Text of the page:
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Shen Yun a ‘Package of entertainment, education, and enjoyment’


Epoch Times Staff
Created: January 20, 2013 Last Updated: January 20, 2013
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Shen Yun Performing Arts graced the stage at the Sony Centre for the Performing Arts on Saturday, Jan. 19, 2013, pleasing the sold-out audience that included Mansour Safdari, an English and culture professor at York University. (Courtesy of NTD Television)

Shen Yun Performing Arts graced the stage at the Sony Centre for the Performing Arts on Saturday, Jan. 19, 2013, pleasing the sold-out audience that included Mansour Safdari, an English and culture professor at York University. (Courtesy of NTD Television)

TORONTO—Shen Yun Performing Arts graced the stage at the Sony Centre on Saturday, pleasing the sold-out audience with a revival of one of the most ancient cultures in the world.

Based in New York, Shen Yun has one mission: to revive the divinely inspired Chinese culture, one that spans back 5,000 years.

Through classical Chinese dance—one of the most comprehensive dance systems in the world—accentuated by handmade costumes and original music, Shen Yun presents stories and legends from across the vast land of China throughout its different dynasties and eras.

Mansour Safdari, an English and culture professor at York University and Seneca College, took in and enjoyed the performance.

“Honestly I had goose bumps,” he said. “It was very interesting. I definitely want to encourage everyone to come and see this show.”

Mr. Safdari teaches many Chinese students in his classes so he wanted to learn more about the culture. He found Shen Yun “very edifying and educating, and also at the same time very entertaining.”

Imparting a culture through artistic elements works very well, said Mr. Safdari.

There’s no way better than introducing culture and the way people live through art, because that’s how people are entertained, at the same time interested and educated.

—Culture Professor Mansour Safdari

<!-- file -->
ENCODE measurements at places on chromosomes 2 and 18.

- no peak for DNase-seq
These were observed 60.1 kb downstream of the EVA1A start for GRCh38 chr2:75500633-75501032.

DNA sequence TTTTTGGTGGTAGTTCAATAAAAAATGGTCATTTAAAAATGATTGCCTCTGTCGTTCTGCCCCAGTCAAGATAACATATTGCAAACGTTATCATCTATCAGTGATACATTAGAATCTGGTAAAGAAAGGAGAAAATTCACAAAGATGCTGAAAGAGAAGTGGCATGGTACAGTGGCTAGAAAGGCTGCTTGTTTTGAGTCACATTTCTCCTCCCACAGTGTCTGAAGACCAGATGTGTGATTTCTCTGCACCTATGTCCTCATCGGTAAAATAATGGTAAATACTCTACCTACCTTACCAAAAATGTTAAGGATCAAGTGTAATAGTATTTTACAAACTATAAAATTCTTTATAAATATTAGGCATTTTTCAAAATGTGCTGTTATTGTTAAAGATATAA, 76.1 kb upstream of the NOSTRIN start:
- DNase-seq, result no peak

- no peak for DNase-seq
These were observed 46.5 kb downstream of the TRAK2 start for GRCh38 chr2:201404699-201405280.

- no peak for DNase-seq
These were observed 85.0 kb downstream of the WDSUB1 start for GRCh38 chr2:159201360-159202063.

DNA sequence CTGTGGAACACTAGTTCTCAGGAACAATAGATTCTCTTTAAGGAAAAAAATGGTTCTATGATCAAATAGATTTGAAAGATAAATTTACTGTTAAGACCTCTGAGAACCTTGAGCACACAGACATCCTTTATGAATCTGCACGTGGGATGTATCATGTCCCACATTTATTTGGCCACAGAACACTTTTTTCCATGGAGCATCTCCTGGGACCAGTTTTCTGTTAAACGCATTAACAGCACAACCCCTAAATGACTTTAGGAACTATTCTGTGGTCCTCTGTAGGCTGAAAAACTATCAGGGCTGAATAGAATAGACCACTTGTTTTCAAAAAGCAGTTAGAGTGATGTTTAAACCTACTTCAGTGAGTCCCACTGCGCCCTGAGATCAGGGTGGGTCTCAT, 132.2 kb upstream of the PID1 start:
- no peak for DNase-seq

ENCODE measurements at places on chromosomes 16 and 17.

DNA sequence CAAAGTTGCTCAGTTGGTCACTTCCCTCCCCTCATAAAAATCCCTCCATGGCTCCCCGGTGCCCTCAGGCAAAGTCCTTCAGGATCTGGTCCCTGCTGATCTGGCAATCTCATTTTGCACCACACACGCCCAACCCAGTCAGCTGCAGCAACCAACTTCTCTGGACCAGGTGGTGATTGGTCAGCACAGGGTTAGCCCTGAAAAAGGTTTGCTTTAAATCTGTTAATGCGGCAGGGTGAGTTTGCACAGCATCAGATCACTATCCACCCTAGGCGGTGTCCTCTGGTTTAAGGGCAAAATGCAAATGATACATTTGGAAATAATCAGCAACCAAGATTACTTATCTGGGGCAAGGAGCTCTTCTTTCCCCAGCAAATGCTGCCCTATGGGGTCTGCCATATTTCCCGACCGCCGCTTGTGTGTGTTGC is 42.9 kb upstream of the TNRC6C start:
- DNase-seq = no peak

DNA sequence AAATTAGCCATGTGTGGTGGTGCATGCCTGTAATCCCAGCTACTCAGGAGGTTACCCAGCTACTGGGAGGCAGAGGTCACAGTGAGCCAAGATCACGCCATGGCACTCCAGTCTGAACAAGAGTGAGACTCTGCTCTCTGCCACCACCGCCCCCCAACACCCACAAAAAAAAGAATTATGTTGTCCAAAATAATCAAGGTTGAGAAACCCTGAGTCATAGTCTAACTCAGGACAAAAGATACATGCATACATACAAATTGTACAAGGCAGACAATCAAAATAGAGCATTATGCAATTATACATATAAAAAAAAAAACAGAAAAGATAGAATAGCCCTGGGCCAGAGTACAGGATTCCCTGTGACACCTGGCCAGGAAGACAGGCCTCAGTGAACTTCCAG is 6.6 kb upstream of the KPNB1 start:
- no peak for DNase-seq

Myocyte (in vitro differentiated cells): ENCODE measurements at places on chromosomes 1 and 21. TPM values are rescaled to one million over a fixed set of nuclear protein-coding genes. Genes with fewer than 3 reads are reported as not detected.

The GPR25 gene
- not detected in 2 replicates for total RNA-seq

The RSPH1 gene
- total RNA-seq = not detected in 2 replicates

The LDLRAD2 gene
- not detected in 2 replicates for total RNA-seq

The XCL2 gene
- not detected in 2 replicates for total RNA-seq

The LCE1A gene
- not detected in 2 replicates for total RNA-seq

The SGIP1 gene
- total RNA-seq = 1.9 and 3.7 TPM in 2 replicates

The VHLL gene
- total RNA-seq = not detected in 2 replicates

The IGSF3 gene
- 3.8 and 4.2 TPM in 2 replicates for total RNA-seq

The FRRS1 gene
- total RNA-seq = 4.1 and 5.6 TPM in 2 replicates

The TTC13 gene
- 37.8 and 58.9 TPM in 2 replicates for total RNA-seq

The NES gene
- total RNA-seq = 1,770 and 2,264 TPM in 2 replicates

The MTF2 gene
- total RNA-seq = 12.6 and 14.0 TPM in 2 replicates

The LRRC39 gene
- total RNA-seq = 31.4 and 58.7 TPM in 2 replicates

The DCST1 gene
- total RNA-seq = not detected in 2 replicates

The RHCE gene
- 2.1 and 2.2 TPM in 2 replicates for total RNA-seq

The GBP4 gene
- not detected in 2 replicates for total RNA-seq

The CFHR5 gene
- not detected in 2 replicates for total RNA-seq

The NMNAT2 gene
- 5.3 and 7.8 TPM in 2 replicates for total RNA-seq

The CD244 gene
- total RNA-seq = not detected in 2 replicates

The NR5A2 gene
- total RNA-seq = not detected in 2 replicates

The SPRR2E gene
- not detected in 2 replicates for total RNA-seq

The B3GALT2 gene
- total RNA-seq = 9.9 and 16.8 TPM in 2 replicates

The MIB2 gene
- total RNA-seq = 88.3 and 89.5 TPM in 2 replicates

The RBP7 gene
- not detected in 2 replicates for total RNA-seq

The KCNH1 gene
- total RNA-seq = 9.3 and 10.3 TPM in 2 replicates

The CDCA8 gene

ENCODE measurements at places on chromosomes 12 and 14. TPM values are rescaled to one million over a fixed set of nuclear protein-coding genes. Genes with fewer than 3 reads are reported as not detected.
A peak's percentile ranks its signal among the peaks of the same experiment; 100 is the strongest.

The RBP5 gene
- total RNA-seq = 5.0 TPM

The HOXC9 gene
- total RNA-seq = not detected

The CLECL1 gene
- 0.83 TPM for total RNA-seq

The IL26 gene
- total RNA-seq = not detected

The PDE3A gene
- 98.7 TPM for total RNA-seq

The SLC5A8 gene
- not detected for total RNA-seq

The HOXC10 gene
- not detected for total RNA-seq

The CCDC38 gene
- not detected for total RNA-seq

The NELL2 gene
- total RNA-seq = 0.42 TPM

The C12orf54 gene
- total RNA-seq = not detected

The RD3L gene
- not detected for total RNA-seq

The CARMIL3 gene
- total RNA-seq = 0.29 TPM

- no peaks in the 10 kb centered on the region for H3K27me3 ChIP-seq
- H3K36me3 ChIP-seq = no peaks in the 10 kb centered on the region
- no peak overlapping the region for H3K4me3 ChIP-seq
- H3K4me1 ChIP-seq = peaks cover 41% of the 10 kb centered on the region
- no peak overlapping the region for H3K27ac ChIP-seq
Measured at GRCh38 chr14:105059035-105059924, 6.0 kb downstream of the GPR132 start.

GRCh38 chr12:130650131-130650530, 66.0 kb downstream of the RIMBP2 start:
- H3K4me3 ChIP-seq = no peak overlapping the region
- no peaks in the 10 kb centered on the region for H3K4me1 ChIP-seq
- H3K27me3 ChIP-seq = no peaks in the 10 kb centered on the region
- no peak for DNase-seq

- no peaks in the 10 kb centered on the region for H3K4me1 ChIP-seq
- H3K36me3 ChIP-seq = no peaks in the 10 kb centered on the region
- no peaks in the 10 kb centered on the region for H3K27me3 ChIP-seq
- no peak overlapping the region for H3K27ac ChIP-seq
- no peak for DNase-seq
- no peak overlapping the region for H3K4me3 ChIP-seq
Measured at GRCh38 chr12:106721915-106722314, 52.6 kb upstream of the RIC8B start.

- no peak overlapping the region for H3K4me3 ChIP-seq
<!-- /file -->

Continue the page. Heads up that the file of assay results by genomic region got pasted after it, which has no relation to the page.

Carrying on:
“There’s no way better than introducing culture and the way people live through art, because that’s how people are entertained, at the same time interested and educated,” he said.

Besides vocal soloists who sing Chinese lyrics in the bel canto operatic style, another unique musical element of Shen Yun is an orchestra that “masterfully blends two of the world’s greatest classical music traditions,” according to the company’s website.

Ancient Chinese instruments, such as the 4,000-year-old erhu (two-stringed Chinese violin), lead the melodies on top of a full Western orchestra, including strings, percussion, woodwinds, and brass. 

“The Western orchestra with its energy and grandeur, and the Chinese instruments with their distinct tones and styles, create a dramatic new sound,” explains the website.

The erhu impressed Mr. Safdari. “It was very delicate,” he said, as did the soprano singing. 

More than a dozen mini-drama pieces ranging in length up to 10 minutes are presented during the Shen Yun performance. From the birth of the Chinese civilization millenia ago, the audience is taken through different locales and time periods. 

In the end, Shen Yun was a great choice, and “very aesthetically pleasing,” said Mr. Safdari.

“I would say it has all the package of entertainment, education, and enjoyment.”

With reporting by NTD Television and Zachary Stieber

New York-based Shen Yun Performing Arts has three touring companies that perform simultaneously around the world. Following 21 successful shows Dec. 20-Jan. 13 in Mississauga, Ottawa, Montreal, Quebec City, Kitchener-Waterloo, and Hamilton, Shen Yun’s New York Company finishes its run of five shows in Toronto on Sunday. For more information, visit ShenYunPerformingArts.org

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